BLUF: How do you enforce deadlines as a project manager, when you have no role power, no (recognised) expertise power, and potentially little-to-no relationship power?

This is actually a question more for one of my directs, who is designated the role of project manager for all the little projects that need to get done.  He does a fantastic job of keeping track of everything that needs to be done, communicating with everyone (internal and external), and in general is a top performer in every possible way.

Except... now, we're trying to improve our ability to deliver on time.  As an organisation, we're good at delivering high quality, but timeliness has never been a priority.  We're trying to change that, and while it's one thing for me to use my role power and relationship power to gradually get people to deliver their work on time, we're having trouble devising strategies for my direct to do the same, without reducing him to a tattle-tale (telling myself, or the managers of the other people in the organisation who work on his projects, that so-and-so didn't deliver on time and having the person's manager deliver consequences, which I just don't see ending well).

So, that's the story.  I'd really appreciate ideas from experienced project managers about how they keep people accountable for delivering to deadlines on the projects they manage, without having any role power themselves.  If I've failed to find a useful podcast, please just point me in the right direction and I'll get it straight from the Horstman's mouth.  (grin)

STEVENM's picture

I figure there are two options there.  The first and obvious is for him to work on his relationship based influence.  If he doesn't have it now and he's seeing how it hurts it's time to build it up.  In the meantime it'll be tough, but better to start now.  Also, start having him get verbal commitments ahead of time on getting things done.

The second is transfer some of yours.  Call meetings with the involved parties on new projects and basically say "On this, he's the boss."

GlennR's picture

I agree with StevenM above. If your direct has no authority, there can be no enforcement. There can, however, be motivation, tied to business, cultural and team goals. That's the "influence" he's talking about.

This means your direct needs to build relationships with each team member that will enable him to determine how best to motivate each.

Dale Carnegie Human Relations principles that might apply here (in no particular order) are:

  1. Throw down a challenge.
  2. Let the other person think the idea is his or hers.
  3. Appeal to the nobler motives
  4. Talk in terms of the other person's interests.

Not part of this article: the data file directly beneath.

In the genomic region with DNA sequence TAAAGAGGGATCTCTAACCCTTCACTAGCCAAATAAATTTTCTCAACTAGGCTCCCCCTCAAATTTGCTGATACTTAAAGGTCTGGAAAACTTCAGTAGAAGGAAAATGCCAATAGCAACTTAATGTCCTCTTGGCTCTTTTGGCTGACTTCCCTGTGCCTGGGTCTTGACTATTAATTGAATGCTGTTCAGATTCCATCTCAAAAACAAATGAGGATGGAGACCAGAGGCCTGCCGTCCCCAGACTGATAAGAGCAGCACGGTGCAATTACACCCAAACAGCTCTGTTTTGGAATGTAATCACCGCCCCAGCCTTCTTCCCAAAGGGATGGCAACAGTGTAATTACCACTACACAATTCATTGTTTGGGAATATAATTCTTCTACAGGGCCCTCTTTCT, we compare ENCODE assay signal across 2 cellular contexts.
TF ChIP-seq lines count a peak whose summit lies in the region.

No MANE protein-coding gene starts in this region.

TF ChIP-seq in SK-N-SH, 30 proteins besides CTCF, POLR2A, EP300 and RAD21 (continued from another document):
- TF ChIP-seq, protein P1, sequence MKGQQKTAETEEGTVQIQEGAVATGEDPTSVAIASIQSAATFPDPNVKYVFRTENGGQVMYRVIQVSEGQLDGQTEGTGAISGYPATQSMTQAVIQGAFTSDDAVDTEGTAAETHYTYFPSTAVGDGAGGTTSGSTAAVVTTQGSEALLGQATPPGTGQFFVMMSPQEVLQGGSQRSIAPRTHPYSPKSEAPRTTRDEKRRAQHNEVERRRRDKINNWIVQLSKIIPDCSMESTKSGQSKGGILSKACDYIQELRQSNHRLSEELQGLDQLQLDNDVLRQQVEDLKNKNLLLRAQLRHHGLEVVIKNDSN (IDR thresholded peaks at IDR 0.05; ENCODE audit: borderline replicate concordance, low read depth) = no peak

flexiblefine's picture

Mark and Mike have excellent podcasts about project management which might be good reminders for things your direct should do.

Aside from that, I would make sure each project has a clear sponsor at an appropriately high level in the organization. Reminding slow people that they're dragging the project behind schedule and "the VP wants this by January 1" might get them moving.

GlennR and StevenM are right, too -- your direct can start building relationship power right away, and that will pay off down the road when crunch time comes.

Houston, Texas, USA
DiSC: 1476

edzaun's picture

The situation you describe for your direct is my job. Although my projects are not always small, compliance with milestones and other deliverables is not part of the core responsibilities of the people on the teams I lead. I work in a matrix organization and there is simply no way I can enforce compliance. Glenn said it best, where there is no role authority there can be no enforcement. There is simply no mechanism for that.

This does not mean you have no options. I am a nearly off the chart High D. I am also Low I, Low C with the S score of an armadillo. Based on my DISC profile, I should be locked in a room and kept away from decent, civilized people. The only reason my S score is one is because there is no zero. I had to learn how to do my job well and and my natural personality did not permit me to work and play well with others. There are several tips from MT that have helped. I'll summarize what I have learned and how I went from less than 50% on-time delieverables to over 90%.

1- Realtionships matter most. I had to learn to bite my tongue and be reasonable with the needs of others. That was the hardest step for a High D since I tend to be goal oriented and impatient with excuses. Even if your direct is not a High D, simply taking the time to understand the issue with why the devilerable was not met helps to develop the relationship.